USPS Proposes Rate Increases for Next January
WASHINGTON, DC—The United States Postal Service (USPS) announced proposed price changes, including an increase in the price of a First-Class Mail single-piece letter from 46 cents to 49 cents. The proposed changes, which would go into effect in January 2014, are intended to generate $2 billion in incremental annual revenue for the Postal Service.
Standard flats are slated to increase 6.1 percent and catalog/magazine mailers could see a 5.9 percent postal rate increase, on average. The 5.9 percent includes a 4.3 percent exigent price increase on top of the 1.6 percent increase that is capped by the rate of inflation.
Highlights of the new single-piece First-Class Mail pricing, effective Jan. 26, 2014, include:
• Letters (1 oz.)—3-cent increase to 49 cents
• Letters additional ounces—1-cent increase to 21 cents
• Letters to all international destinations (1 oz.)—$1.15
• Postcards—1-cent increase to 34 cents
Stamp prices have stayed consistent with the average annual rate of inflation of 4.2 percent since the Postal Service was formed in 1971. The Governors of the Postal Service voted Sept. 24 to seek price increases above the typical annual increases associated with changes in the Consumer Price Index (CPI).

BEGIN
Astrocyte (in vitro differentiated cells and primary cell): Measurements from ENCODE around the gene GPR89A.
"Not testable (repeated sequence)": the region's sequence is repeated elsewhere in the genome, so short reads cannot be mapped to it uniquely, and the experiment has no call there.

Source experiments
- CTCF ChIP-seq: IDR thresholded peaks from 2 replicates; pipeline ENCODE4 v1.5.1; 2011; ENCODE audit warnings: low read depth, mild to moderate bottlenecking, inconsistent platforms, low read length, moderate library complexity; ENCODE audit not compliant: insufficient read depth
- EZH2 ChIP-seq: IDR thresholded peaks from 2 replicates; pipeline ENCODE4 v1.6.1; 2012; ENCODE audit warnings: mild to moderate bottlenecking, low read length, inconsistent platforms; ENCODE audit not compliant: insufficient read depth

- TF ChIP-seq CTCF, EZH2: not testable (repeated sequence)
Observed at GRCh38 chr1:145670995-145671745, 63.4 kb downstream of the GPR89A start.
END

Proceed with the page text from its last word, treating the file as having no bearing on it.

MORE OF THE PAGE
In a letter disseminated to customers, Board of Governors Chairman Mickey Barnett described the “precarious financial condition” of the Postal Service and the “uncertain path toward enactment of postal reform legislation” as primary reasons for seeking price changes above the CPI increase. He also indicated that the price adjustment above the CPI increase is necessary in order to ensure that the Postal Service will be able to maintain and continue the development of postal services.
“Of the options currently available to the Postal Service to align costs and revenues, increasing postage prices is a last resort that reflects extreme financial challenges,” said Barnett in the letter. “However, if these financial challenges were alleviated by the timely enactment of laws that close a $20 billion budget gap, the Postal Service would reconsider its pricing strategy.”